The dismal science of economics is not as firmly grounded in actual behavior as was once supposed. In "Predictably Irrational," Dan Ariely told us why.

Why you should listen

Dan Ariely is a professor of psychology and behavioral economics at Duke University and a founding member of the Center for Advanced Hindsight. He is the author of the bestsellers Predictably IrrationalThe Upside of Irrationality, and The Honest Truth About Dishonesty -- as well as the TED Book Payoff: The Hidden Logic that Shapes Our Motivations.

Through his research and his (often amusing and unorthodox) experiments, he questions the forces that influence human behavior and the irrational ways in which we often all behave.

What others say

“If you want to know why you always buy a bigger television than you intended, or why you think it's perfectly fine to spend a few dollars on a cup of coffee at Starbucks, or why people feel better after taking a 50-cent aspirin but continue to complain of a throbbing skull when they're told the pill they took just cost one penny, Ariely has the answer.” — Daniel Gross, Newsweek

More news and ideas from Dan Ariely

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April 26, 2017

How can we better understand the world within and around us? In the thought-provoking fifth session of TED2017, hosted by TED’s Editorial Director, Helen Walters, talks about neuroscience, philosophy, cognitive science — and a special experiment in behavioral science — explored issues like filter bubbles, Alzheimer’s and the very essence of existence. Below, recaps of […]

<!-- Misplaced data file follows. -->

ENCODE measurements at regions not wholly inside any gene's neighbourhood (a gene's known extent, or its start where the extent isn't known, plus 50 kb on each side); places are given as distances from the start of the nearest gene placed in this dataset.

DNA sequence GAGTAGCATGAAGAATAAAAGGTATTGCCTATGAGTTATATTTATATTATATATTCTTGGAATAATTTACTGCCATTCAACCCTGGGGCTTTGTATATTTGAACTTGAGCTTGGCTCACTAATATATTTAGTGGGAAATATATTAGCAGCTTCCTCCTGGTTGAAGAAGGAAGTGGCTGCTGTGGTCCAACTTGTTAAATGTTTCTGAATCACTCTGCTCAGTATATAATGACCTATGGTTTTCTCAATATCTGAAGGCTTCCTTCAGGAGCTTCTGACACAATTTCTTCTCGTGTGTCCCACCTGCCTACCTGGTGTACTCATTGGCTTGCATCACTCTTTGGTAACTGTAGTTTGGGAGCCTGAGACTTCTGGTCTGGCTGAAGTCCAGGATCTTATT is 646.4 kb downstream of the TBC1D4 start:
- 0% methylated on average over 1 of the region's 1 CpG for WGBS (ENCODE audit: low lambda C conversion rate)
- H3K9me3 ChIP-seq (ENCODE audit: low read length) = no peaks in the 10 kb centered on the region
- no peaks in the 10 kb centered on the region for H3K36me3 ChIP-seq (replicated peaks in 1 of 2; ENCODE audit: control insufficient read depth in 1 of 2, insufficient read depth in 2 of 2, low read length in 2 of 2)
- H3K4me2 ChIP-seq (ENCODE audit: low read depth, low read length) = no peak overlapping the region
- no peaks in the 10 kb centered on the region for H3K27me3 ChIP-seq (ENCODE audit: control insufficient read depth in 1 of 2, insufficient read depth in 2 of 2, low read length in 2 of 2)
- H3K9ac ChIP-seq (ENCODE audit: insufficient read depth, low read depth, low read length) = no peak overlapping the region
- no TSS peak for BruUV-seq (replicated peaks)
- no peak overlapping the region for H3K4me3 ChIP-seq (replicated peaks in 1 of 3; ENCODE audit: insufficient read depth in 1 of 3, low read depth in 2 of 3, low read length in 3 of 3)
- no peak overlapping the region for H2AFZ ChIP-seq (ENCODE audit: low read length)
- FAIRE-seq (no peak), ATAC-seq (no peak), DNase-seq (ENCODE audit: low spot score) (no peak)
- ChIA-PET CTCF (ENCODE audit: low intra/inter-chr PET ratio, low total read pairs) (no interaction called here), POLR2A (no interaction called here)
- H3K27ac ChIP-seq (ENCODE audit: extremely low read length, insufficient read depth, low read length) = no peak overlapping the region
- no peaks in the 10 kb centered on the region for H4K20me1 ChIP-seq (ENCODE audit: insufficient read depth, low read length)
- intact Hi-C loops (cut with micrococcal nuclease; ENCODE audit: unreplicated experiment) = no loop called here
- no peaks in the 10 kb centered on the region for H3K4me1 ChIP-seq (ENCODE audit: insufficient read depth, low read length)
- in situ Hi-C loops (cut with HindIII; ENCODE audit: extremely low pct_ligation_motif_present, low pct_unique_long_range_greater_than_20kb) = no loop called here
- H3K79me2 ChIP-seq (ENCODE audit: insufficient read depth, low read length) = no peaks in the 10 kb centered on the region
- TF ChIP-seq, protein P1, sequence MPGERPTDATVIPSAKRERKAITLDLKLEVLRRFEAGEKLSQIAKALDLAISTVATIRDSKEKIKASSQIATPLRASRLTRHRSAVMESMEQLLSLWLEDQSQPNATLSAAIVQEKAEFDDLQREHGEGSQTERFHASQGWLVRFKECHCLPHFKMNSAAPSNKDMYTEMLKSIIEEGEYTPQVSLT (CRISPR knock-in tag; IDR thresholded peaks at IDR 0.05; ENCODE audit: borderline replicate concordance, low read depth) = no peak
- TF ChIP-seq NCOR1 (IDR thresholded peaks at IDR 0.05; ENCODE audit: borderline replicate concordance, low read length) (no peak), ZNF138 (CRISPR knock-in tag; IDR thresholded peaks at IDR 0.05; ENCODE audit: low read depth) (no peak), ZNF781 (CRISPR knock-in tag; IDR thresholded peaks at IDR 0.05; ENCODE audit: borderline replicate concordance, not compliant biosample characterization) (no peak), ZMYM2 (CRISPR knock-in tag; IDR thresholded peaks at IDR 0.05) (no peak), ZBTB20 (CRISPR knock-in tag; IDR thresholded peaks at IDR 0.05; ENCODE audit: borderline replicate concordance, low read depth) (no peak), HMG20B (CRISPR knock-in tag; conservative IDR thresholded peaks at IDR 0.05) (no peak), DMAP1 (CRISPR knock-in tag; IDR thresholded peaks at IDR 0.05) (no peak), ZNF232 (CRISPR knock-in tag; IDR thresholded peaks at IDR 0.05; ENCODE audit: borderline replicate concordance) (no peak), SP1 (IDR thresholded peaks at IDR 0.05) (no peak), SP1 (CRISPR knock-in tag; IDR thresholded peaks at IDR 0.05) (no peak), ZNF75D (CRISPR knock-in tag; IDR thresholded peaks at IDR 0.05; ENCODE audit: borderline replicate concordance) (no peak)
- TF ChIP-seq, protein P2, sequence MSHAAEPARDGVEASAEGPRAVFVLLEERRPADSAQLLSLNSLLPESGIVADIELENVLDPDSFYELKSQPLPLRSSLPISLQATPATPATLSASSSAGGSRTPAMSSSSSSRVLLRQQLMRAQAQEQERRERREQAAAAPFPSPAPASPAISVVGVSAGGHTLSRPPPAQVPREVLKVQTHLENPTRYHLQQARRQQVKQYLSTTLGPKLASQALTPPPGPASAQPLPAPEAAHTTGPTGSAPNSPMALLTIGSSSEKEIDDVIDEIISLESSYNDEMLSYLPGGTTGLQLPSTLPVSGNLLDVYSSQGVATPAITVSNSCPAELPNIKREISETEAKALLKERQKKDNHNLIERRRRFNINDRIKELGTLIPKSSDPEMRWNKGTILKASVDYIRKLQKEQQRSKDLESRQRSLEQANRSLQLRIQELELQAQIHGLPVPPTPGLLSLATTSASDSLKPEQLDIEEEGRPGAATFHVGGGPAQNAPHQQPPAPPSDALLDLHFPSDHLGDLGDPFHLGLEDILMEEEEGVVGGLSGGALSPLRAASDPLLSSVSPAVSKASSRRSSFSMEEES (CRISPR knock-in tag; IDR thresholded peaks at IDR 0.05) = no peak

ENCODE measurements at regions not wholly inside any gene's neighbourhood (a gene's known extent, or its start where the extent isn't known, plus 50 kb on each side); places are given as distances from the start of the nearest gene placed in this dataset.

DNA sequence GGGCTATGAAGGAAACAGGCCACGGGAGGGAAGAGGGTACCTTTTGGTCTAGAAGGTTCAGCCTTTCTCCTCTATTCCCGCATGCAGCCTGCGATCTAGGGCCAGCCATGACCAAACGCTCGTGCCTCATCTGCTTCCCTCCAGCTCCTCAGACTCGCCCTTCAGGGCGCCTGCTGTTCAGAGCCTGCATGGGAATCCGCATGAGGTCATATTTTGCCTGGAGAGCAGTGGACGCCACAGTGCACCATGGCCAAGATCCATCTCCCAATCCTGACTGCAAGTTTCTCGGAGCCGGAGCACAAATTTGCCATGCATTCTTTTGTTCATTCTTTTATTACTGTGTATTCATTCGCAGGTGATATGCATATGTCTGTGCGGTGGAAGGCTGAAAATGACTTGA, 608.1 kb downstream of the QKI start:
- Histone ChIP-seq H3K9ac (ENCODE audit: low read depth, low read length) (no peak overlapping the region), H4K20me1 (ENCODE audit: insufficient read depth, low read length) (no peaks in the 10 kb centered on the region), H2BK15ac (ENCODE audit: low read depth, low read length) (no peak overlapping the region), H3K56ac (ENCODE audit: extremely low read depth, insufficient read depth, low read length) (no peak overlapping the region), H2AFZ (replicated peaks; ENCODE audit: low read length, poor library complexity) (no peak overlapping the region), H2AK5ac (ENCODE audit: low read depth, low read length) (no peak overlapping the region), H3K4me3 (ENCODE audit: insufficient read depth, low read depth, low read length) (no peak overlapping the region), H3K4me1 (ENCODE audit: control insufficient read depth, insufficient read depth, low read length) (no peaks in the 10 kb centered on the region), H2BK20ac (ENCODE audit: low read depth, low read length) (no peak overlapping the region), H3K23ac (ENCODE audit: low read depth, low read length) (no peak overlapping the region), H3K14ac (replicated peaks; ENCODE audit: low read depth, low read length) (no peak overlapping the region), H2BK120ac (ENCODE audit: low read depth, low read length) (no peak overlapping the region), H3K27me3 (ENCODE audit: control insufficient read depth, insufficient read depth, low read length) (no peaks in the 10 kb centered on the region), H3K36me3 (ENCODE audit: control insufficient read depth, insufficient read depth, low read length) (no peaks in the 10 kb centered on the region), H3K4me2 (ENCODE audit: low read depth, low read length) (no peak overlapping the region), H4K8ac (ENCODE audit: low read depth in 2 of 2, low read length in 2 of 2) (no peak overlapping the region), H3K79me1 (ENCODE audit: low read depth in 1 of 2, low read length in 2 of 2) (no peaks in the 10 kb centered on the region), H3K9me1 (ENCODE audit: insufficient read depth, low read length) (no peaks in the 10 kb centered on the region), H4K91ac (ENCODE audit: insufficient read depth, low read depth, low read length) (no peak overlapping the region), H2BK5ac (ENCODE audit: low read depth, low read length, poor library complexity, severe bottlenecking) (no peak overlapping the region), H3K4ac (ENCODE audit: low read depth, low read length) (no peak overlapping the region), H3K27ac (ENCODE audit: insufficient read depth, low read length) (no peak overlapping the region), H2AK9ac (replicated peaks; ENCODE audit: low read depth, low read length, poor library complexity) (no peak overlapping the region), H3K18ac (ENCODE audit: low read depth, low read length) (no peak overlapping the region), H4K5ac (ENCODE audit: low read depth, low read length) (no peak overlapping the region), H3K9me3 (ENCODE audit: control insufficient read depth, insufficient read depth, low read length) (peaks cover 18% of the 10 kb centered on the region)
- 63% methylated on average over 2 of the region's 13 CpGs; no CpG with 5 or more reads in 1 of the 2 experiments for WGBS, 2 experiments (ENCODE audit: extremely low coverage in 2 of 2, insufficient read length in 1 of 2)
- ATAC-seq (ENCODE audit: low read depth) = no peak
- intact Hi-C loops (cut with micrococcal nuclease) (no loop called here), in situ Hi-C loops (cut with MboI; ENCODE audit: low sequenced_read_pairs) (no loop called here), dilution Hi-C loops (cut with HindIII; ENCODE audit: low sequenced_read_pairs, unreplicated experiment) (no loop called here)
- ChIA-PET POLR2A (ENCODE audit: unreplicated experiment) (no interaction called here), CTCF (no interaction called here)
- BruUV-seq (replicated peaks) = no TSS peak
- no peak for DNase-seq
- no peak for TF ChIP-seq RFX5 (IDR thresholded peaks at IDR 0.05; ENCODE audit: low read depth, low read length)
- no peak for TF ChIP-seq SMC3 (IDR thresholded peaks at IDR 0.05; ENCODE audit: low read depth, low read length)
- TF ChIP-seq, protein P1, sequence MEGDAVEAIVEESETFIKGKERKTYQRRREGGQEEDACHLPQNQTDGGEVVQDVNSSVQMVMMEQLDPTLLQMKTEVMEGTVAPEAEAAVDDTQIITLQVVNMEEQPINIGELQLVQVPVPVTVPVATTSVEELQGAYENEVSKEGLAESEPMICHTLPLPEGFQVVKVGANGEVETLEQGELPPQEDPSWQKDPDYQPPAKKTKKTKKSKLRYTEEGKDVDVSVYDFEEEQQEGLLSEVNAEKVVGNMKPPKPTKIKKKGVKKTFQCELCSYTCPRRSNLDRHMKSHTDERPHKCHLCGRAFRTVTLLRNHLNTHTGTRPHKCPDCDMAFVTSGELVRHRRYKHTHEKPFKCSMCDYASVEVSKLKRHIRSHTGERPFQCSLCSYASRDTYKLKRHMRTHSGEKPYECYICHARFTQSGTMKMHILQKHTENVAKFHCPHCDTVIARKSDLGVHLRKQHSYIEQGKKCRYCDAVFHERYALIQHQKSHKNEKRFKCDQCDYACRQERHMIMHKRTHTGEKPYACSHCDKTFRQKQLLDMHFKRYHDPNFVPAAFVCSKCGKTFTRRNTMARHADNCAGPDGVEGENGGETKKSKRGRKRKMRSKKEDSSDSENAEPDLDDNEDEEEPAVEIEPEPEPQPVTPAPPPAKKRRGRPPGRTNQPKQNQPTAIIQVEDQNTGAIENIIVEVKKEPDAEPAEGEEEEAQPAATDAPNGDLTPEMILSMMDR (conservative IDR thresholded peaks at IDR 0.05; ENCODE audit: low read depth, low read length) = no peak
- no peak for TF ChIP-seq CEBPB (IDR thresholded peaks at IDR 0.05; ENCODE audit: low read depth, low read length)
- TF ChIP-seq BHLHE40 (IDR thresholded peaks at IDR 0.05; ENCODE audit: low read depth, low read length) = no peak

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In Brief

How small lies turn into big lies, what everyday objects tell us about inequality, and robots that lend a helping hand during disasters

November 4, 2016

Just a few of the intriguing headlines involving members of the TED community this week: The cascading effect of small lies. Tali Sharot is the senior author on a paper published in Nature Neuroscience that sheds light on the possible slippery-slope effect of telling small, self-serving lies. Using an fMRI scanning device to monitor the […]

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